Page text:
Cellulitis is a bacterial skin infection. Signs are acute redness of the skin, and oedema with rough borders. It usually affects lower limbs but any skin region can become infected.
The causes of cellulitis in when the skin barrier is damaged such that bacteria can cross over the skin layers and infect cells. People with pre-existent conditions such as diabetes, obesity, bite wounds or insufficient pump function of the veins are susceptible to cellulitis.
Bacteria called stapylococcus aureus is the cause in 80% of cases
The GP will differentiate between cellulitis and erysipelas. The latter is more superficial and has well marked edges or borders and usually is elevated.
The GP will want to know
- How long the region of the skin has been affected
- what happened prior to developing symptoms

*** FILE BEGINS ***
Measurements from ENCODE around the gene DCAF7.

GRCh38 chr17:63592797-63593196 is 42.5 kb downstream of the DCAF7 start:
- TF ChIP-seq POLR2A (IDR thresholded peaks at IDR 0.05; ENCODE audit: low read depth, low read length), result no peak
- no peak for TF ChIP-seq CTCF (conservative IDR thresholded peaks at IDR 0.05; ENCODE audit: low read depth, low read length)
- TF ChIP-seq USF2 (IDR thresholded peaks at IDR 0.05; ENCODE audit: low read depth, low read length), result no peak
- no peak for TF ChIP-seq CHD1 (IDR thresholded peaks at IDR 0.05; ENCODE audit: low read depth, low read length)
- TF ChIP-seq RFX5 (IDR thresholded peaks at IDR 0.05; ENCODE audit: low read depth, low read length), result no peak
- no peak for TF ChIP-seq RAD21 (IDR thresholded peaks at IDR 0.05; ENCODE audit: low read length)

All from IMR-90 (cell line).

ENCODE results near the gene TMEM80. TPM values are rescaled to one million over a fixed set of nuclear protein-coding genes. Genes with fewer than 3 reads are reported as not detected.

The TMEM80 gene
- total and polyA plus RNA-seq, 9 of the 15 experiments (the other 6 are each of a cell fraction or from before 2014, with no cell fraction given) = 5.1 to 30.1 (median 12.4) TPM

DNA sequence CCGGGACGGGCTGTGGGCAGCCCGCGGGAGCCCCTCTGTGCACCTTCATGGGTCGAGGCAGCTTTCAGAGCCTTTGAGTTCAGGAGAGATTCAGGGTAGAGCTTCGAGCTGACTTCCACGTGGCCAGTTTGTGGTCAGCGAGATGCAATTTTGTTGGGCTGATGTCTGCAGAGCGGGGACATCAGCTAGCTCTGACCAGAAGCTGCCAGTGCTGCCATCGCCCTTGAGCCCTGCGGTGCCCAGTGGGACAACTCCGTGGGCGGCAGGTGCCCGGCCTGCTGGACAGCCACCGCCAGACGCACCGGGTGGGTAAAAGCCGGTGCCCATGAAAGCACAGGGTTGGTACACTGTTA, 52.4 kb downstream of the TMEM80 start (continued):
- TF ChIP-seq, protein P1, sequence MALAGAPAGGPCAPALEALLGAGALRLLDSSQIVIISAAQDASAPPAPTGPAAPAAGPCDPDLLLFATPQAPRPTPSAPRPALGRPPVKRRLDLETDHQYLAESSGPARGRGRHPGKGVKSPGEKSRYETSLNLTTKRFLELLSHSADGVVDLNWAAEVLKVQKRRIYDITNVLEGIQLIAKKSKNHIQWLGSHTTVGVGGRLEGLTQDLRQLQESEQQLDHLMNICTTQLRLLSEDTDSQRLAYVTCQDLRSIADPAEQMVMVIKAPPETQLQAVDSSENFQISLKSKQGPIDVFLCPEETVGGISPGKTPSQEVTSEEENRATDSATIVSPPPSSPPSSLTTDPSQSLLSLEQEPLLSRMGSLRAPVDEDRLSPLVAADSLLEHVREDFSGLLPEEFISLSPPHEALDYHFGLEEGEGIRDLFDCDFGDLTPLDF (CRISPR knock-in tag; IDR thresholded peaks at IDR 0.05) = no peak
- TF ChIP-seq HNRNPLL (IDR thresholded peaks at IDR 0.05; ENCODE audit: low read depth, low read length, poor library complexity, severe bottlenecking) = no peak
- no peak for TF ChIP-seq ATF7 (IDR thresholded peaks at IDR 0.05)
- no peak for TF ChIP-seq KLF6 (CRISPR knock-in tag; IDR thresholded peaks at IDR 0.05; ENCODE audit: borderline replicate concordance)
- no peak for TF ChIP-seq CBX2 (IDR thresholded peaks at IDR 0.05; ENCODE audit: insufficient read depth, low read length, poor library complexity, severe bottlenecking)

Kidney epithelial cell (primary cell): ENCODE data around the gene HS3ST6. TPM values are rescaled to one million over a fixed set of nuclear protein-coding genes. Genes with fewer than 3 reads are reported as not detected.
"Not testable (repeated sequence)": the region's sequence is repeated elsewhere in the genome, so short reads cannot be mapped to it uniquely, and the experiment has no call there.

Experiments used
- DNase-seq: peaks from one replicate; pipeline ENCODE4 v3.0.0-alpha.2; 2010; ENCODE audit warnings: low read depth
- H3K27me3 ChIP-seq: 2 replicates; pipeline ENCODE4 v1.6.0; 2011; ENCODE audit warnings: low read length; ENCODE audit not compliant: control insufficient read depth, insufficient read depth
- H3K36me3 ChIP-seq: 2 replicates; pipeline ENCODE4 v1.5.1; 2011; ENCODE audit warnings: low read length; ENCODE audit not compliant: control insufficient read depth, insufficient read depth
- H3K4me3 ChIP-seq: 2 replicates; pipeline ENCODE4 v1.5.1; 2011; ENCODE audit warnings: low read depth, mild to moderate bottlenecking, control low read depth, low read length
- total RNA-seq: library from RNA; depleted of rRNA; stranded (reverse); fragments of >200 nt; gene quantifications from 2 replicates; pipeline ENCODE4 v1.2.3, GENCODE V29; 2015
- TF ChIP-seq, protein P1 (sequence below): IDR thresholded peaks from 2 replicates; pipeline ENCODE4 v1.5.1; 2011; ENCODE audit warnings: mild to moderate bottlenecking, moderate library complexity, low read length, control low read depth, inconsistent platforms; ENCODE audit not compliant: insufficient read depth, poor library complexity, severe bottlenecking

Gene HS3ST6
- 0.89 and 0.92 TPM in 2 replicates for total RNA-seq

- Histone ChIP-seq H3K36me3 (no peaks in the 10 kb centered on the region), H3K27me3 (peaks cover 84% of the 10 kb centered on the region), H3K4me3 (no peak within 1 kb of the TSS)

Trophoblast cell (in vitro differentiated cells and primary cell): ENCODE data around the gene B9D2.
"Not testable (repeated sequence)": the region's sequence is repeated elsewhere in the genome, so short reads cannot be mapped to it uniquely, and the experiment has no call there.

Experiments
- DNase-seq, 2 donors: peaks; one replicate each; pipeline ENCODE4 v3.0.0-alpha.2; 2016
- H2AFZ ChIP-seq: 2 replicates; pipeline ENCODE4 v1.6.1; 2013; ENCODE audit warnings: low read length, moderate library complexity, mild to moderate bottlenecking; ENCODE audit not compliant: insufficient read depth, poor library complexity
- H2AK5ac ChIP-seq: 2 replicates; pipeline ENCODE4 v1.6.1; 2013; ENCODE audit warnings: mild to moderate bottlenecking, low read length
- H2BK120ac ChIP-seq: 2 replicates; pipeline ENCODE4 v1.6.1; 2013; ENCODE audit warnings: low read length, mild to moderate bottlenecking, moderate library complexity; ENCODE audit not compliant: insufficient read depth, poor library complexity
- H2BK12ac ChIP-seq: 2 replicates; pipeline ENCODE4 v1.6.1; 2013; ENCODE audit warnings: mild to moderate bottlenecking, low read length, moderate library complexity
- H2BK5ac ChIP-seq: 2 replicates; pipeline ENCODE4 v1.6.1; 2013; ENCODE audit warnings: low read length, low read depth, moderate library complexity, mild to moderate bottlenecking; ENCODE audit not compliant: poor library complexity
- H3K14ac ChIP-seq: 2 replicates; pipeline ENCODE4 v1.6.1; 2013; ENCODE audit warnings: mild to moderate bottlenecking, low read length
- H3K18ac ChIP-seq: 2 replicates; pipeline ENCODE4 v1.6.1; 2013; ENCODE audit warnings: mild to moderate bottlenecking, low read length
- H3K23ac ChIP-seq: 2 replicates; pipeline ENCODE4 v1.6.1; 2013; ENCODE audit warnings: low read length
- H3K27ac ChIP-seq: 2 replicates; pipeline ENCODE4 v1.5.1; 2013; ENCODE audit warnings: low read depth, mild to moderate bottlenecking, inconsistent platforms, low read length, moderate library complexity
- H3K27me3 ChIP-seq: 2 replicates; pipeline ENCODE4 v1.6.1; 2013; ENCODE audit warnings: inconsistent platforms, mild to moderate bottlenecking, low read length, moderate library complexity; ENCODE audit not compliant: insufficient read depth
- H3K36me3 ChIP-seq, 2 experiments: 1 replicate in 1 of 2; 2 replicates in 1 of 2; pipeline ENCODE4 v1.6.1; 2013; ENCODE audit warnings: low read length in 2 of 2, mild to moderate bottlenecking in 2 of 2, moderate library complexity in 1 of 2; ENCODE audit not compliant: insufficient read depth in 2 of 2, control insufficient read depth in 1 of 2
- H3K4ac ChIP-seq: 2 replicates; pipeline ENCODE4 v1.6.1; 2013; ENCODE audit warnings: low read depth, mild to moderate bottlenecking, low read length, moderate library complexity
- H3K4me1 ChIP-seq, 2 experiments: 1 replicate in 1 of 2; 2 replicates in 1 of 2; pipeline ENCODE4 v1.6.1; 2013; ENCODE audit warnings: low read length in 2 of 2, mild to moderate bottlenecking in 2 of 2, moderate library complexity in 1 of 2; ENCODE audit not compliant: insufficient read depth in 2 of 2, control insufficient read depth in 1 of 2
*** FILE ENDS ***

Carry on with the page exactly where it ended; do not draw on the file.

- Recurrence of symptoms
- Recovering from skin disease
- Presence of fever or general unwell
- If the redness spread out
- if there is pain or hypersensitivity
- Pre-existent conditions as mentioned above
A GP will check physically for the size, thickness of the cellulitis. Also comparing the skin temperature difference beween the affected skin are and normal area can be performed. Palpating for lymph nodes is an important part of the physical examination
Blood tests may be requested by the GP if cellulitis is associated with fever, chills, general unwell appearance, lymph nodes oedema or cellulitis located near the mouth or eye.
Management of cellulitis consists of
- Hygiene; keep the area clean and dry
- Pain relief; cellulitis can be very painful. Take Paracetamol 500mg, 2 tablets 4 times a day
- Bandage, elevate and immobilise the limb
- Oral antibiotics in those with no pre-existent conditions
- Flucloxacilline 500mg one tablet four times a day for 10 days
- Oral antibiotics in those with pre-existent conditions
- Amoxicilline/Clavulanic acid 625mg, one tablet 3 times a day for 7 to 10 days
- Doxycycline 200 mg one tablet once a day for 7 to 10 days